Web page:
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Vat. Ecum. Council II
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SECTION 1 The Vocation of Priests to the Life of Perfection

12. Priests are made in the likeness of Christ the Priest by the Sacrament of Orders, so that they may, in collaboration with their bishops, work for the building up and care of the Church which is the whole Body of Christ, acting as ministers of him who is the Head. Like all other Christians they have received in the sacrament of Baptism the symbol and gift of such a calling and such grace that even in human weakness1 they can and must seek for perfection, according to the exhortation of Christ: "Be you therefore perfect, as your Heavenly Father is perfect" (Mt 5:48). Priests are bound, however, to acquire that perfection in special fashion. They have been consecrated by God in a new manner at their ordination and made living instruments of Christ the Eternal Priest that they may be able to carry on in time his marvelous work whereby the entire family of man is again made whole by power from above.2 Since, therefore, every priest in his own fashion acts in place of Christ himself, he is enriched by a special grace, so that, as he serves the flock committed to him and the entire People of God, he may the better grow in the grace of him whose tasks he performs, because to the weakness of our flesh there is brought the holiness of him who for us was made a High Priest "holy, guiltless, undefiled not reckoned among us sinners" (Heb 7:26).

Christ, whom the Father sanctified, consecrated and sent into the world,3 "gave himself for us that he might redeem us from all iniquity and cleanse for himself an acceptable people, pursuing good works" (Tt 2:14), and thus through suffering entered into his glory.4 In like fashion, priests consecrated by the anointing of the Holy Spirit and sent by Christ must mortify the works of the flesh in themselves and give themselves entirely to the service of men. It is in this way that they can go forward in that holiness with which Christ endows them to perfect man.5

Hence, those who exercise the ministry of the spirit and of justice6 will be confirmed in the life of the spirit, so long as they are open to the Spirit of Christ, who gives them life and direction. By the sacred actions which are theirs daily as well as by their entire ministry which they share with the bishop and their fellow priests, they are directed to perfection in their lives. Holiness does much for priests in carrying on a fruitful ministry. Although divine grace could use unworthy ministers to effect the work of salvation, yet for the most part God chooses, to show forth his wonders, those who are more open to the power and direction of the Holy Spirit, and who can by reason of their close union with Christ and their holiness of life say with St. Paul: "And yet I am alive; or rather, not I; it is Christ that lives in me" (Gal 2:20).

Hence, this holy council, to fulfill its pastoral desires of an internal renewal of the Church, of the spread of the Gospel in every land and of a dialogue with the world of today, strongly urges all priests that they strive always for that growth in holiness by which they will become consistently better instruments in the service of the whole People of God, using for this purpose those means which the Church has approved.7

13. Priests who perform their duties sincerely and indefatigably in the Spirit of Christ arrive at holiness by this very fact.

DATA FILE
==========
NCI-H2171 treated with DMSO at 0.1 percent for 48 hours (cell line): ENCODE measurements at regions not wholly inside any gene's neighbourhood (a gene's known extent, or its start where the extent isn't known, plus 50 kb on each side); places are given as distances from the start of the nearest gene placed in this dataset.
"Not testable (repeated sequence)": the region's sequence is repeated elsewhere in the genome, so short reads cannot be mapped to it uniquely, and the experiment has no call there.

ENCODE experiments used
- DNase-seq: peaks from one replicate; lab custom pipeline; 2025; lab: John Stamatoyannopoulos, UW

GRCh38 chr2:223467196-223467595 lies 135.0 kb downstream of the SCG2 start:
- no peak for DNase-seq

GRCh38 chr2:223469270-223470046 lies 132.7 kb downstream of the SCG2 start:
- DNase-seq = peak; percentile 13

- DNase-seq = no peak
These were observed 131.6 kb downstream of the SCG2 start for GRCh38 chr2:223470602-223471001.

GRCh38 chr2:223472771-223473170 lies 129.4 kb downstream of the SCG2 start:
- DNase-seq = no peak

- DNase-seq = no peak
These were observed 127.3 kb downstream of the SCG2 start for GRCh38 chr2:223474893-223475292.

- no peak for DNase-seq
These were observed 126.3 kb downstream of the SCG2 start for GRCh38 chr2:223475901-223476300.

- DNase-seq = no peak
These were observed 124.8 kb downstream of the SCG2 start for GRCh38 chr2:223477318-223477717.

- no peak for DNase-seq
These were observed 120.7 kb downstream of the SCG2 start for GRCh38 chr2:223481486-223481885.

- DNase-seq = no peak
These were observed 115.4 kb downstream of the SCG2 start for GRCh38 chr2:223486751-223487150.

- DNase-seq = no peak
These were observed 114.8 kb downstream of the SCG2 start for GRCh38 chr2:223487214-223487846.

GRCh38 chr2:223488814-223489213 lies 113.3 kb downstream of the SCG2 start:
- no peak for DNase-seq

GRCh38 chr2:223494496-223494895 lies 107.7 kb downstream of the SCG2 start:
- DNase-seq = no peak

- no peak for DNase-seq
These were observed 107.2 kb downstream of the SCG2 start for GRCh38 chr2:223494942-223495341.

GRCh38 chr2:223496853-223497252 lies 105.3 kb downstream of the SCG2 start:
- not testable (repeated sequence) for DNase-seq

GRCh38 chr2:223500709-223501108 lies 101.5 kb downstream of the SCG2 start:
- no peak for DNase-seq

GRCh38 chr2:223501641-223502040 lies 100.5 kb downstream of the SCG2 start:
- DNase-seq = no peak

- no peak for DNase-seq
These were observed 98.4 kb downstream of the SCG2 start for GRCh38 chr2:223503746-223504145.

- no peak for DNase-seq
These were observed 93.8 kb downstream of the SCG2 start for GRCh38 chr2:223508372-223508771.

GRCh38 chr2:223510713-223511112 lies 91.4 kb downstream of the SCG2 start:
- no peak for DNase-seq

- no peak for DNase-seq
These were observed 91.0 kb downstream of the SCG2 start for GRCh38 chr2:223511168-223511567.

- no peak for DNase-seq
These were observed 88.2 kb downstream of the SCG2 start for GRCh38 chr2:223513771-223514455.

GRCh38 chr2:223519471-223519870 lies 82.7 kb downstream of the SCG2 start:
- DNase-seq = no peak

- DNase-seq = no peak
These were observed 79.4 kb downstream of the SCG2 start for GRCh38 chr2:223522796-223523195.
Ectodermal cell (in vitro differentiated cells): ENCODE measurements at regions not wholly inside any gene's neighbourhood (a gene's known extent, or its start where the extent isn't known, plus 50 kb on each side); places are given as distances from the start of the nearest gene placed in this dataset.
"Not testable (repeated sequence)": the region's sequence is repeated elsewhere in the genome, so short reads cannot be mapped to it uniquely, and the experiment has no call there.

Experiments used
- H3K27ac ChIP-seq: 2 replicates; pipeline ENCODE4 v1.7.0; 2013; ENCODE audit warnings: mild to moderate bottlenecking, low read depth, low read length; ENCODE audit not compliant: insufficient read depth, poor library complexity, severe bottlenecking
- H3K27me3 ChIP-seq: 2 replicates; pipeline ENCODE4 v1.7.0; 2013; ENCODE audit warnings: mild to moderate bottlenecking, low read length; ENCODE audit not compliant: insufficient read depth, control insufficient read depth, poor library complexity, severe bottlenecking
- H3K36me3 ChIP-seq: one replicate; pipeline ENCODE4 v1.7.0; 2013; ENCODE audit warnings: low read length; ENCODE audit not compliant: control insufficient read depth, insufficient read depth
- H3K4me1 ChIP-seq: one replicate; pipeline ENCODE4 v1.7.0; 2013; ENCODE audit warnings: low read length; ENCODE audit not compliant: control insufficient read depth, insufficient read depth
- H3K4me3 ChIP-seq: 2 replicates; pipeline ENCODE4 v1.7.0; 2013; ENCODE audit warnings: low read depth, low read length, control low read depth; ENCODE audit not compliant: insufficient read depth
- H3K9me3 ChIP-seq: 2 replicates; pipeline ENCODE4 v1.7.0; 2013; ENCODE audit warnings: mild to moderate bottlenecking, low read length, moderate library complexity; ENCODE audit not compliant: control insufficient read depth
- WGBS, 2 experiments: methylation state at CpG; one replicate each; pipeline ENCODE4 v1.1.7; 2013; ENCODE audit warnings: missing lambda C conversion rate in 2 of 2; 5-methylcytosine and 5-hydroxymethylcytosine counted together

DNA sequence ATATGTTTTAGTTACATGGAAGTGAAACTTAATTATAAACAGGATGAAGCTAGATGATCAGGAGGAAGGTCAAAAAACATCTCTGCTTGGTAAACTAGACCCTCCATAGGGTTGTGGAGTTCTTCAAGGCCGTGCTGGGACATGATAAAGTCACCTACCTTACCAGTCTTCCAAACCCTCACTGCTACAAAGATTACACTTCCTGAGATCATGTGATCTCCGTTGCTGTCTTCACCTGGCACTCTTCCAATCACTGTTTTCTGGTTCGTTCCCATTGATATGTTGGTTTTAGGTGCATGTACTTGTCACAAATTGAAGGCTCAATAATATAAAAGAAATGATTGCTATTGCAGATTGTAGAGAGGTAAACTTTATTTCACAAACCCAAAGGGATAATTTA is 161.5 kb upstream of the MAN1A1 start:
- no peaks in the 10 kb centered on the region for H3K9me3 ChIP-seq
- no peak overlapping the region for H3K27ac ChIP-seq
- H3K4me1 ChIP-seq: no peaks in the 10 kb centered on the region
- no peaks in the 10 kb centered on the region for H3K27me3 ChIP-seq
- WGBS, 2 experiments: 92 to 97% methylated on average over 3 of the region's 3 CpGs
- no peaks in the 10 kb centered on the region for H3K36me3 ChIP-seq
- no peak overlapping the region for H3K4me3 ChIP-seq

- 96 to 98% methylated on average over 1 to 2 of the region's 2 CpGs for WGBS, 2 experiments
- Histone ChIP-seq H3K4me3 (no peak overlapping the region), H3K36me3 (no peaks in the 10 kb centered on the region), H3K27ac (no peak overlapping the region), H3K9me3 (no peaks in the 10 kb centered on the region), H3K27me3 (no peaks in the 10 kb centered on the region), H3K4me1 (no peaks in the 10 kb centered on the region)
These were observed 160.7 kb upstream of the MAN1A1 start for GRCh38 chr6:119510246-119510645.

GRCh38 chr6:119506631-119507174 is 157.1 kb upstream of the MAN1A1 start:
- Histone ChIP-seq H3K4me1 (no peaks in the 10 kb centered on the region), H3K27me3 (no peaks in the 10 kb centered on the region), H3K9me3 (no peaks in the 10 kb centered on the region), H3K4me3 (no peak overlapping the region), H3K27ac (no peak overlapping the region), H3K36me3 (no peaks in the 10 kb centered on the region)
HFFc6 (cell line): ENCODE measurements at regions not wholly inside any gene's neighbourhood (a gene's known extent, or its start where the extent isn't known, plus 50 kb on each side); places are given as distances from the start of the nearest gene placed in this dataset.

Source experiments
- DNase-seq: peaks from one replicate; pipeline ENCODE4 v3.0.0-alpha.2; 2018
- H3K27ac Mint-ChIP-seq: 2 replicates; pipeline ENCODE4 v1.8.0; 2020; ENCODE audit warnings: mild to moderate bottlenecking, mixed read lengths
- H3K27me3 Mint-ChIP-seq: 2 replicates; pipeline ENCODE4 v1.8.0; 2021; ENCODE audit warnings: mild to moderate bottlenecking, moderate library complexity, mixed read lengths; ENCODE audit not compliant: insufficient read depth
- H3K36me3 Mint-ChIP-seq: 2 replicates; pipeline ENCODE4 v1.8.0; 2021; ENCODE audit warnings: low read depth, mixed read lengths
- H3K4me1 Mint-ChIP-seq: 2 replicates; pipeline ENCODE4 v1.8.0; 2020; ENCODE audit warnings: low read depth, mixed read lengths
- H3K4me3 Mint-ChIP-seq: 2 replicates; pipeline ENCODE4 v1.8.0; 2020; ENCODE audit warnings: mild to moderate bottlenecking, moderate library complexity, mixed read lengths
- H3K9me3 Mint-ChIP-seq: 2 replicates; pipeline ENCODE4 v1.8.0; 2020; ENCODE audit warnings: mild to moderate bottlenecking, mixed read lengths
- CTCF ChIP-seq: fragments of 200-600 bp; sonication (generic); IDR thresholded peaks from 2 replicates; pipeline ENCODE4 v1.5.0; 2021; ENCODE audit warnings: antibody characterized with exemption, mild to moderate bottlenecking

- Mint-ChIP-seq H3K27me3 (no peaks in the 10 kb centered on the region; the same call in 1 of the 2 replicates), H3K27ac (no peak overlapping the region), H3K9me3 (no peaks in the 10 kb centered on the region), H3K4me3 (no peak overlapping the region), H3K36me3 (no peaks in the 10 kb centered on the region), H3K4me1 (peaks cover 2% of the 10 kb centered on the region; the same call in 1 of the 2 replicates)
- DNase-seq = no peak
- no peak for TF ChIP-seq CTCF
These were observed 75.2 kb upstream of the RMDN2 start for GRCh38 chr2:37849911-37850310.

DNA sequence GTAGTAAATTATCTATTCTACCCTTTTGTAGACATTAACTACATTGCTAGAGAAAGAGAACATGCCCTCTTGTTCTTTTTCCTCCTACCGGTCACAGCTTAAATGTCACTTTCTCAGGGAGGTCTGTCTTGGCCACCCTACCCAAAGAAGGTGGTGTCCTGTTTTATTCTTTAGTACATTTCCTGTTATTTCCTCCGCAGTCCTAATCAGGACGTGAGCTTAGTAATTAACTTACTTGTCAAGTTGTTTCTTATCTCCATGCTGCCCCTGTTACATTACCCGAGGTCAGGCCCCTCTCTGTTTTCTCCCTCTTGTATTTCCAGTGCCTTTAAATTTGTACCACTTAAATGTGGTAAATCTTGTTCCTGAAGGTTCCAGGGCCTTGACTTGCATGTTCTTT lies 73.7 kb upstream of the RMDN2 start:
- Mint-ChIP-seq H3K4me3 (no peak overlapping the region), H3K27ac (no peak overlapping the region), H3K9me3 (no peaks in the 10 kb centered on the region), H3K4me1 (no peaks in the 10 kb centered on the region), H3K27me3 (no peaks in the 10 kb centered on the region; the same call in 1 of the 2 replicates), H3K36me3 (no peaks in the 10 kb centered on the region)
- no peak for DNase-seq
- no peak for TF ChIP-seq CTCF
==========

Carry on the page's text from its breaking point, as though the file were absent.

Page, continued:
Since they are ministers of God's word, each day they read and hear the word of God, which it is their task to teach others. If at the same time they are ready to receive the word themselves they will grow daily into more perfect followers of the Lord. As St. Paul wrote to Timothy, "Let this be thy study, these thy employments, so that all may see how well thou doest. Two things claim thy attention, thyself and the teaching of the faith, spend thy care on them; so wilt thou and those who listen to thee achieve salvation" (1 Tim 4:15-16). As they seek how they may better teach others what they have learned,8 they will better understand "the unfathomable riches of Christ" (Eph 3:8) and the manifold wisdom of God.9 If they keep in mind that it is God who opens hearts,10 and that power comes not from themselves but from the might of God,11 in the very fact of teaching God's word they will be brought closer to Christ the Teacher and led by his Spirit. Thus those who commune with Christ share in God's love, the mystery of which, kept hidden from the beginning of time,12 is revealed in Christ.

Priests act especially in the person of Christ as ministers of holy things, particularly in the Sacrifice of the Mass, the sacrifice of Christ who gave himself for the sanctification of men. Hence, they are asked to take example from that with which they deal, and inasmuch as they celebrate the mystery of the Lord's death they should keep their bodies free of wantonness and lusts.13 In the mystery of the Eucharistic Sacrifice, in which priests fulfill their greatest task, the work of our redemption is being constantly carried on;14 and hence the daily celebration of Mass is strongly urged, since even if there cannot be present a number of the faithful, it is still an act of Christ and of the Church.15 Thus when priests join in the act of Christ the Priest, they offer themselves entirely to God, and when they are nourished with the body of Christ they profoundly share in the love of him who gives himself as food to the faithful. In like fashion they are united with the intention and love of Christ when they administer the sacraments. This is true in a special way when in the performance of their duty in the sacrament of Penance they show themselves altogether and always ready whenever the sacrament is reasonably sought by the faithful. In the recitation of the Divine Office, they offer the voice of the Church which perseveres in prayer in the name of the whole human race, together with Christ who "lives on still to make intercession on our behalf."